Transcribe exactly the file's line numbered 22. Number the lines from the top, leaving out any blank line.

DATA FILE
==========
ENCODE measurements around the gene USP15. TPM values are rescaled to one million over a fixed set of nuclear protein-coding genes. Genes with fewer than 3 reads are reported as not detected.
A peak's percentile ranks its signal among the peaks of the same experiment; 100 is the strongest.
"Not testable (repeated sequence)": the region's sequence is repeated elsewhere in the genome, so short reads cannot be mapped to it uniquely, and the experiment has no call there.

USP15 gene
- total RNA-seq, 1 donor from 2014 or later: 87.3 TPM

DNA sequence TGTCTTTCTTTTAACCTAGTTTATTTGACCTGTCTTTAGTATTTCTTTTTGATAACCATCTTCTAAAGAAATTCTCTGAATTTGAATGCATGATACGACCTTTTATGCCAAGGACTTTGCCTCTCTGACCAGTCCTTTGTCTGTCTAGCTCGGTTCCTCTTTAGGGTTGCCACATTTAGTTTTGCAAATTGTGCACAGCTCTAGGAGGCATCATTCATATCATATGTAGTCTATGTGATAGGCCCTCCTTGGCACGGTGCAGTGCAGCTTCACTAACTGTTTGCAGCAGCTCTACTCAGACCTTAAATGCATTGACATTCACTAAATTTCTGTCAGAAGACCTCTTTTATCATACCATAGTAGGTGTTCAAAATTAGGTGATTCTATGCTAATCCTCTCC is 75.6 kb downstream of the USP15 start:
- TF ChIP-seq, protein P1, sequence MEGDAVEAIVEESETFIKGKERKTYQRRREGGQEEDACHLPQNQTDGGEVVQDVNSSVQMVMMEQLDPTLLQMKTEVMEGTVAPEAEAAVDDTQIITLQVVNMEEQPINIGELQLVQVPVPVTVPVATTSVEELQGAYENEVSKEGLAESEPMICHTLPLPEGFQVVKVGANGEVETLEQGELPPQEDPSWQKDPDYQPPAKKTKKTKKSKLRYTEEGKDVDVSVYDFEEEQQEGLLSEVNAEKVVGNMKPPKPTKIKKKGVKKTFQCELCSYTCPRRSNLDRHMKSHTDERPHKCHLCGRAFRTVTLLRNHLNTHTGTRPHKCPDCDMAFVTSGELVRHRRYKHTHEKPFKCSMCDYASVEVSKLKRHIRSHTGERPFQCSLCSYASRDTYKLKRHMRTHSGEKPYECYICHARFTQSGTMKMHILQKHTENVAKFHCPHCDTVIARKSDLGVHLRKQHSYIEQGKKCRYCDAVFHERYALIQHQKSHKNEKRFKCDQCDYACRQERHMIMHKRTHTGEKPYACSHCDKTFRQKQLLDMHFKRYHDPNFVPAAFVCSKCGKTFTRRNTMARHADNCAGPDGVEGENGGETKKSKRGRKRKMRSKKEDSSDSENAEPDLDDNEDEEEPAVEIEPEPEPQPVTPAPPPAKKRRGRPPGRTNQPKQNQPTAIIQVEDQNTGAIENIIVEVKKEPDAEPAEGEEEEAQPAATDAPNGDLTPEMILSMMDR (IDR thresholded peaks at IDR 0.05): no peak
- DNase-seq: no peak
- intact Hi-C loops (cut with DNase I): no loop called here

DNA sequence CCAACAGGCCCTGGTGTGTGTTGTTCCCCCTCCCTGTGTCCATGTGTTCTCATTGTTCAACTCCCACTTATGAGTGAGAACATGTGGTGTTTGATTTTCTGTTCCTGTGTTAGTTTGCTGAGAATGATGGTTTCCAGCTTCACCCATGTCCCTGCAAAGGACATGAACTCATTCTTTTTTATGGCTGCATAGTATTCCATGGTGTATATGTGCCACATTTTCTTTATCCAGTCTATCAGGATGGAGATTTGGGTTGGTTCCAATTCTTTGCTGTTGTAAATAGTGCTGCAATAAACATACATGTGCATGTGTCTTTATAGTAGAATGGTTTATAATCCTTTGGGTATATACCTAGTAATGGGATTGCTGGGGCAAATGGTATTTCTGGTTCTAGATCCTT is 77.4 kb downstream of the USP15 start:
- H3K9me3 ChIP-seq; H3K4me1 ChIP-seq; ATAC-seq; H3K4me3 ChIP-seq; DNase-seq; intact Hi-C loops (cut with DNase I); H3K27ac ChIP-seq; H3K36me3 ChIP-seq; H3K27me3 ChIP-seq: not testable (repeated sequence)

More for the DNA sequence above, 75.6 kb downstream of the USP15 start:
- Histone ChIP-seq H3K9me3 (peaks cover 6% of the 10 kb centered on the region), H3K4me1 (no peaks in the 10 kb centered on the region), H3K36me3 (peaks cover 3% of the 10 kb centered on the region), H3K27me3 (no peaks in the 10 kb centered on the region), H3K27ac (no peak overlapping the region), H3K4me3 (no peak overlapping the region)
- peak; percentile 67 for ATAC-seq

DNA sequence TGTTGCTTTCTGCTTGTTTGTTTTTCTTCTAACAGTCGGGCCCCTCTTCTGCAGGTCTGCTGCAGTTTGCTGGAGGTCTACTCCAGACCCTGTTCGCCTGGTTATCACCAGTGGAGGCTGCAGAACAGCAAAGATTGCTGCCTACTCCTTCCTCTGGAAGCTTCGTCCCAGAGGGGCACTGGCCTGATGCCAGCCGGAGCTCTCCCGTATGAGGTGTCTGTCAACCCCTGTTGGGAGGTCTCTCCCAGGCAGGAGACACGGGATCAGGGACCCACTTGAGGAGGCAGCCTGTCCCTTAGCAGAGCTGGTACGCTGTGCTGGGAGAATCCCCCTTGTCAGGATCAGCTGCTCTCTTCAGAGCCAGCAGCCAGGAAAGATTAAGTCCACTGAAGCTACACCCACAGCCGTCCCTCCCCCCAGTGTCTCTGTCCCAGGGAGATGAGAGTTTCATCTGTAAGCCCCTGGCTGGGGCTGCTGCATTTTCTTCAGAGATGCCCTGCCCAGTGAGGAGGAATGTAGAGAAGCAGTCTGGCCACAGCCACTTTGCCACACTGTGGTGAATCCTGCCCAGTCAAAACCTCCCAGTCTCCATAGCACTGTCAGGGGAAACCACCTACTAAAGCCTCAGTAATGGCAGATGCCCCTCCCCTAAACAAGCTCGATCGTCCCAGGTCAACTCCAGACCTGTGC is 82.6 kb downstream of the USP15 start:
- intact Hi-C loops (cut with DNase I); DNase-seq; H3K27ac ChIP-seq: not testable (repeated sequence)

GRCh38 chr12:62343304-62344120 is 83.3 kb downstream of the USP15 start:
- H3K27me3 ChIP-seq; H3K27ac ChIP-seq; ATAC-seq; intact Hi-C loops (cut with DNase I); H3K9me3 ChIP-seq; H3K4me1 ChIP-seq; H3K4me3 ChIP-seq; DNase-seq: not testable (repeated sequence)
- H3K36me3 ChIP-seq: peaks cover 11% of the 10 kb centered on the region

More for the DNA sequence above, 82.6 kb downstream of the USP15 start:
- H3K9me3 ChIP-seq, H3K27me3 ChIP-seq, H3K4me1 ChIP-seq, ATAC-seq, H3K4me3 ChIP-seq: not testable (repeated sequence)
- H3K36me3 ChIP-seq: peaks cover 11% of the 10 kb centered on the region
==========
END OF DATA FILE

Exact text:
- H3K36me3 ChIP-seq: peaks cover 11% of the 10 kb centered on the region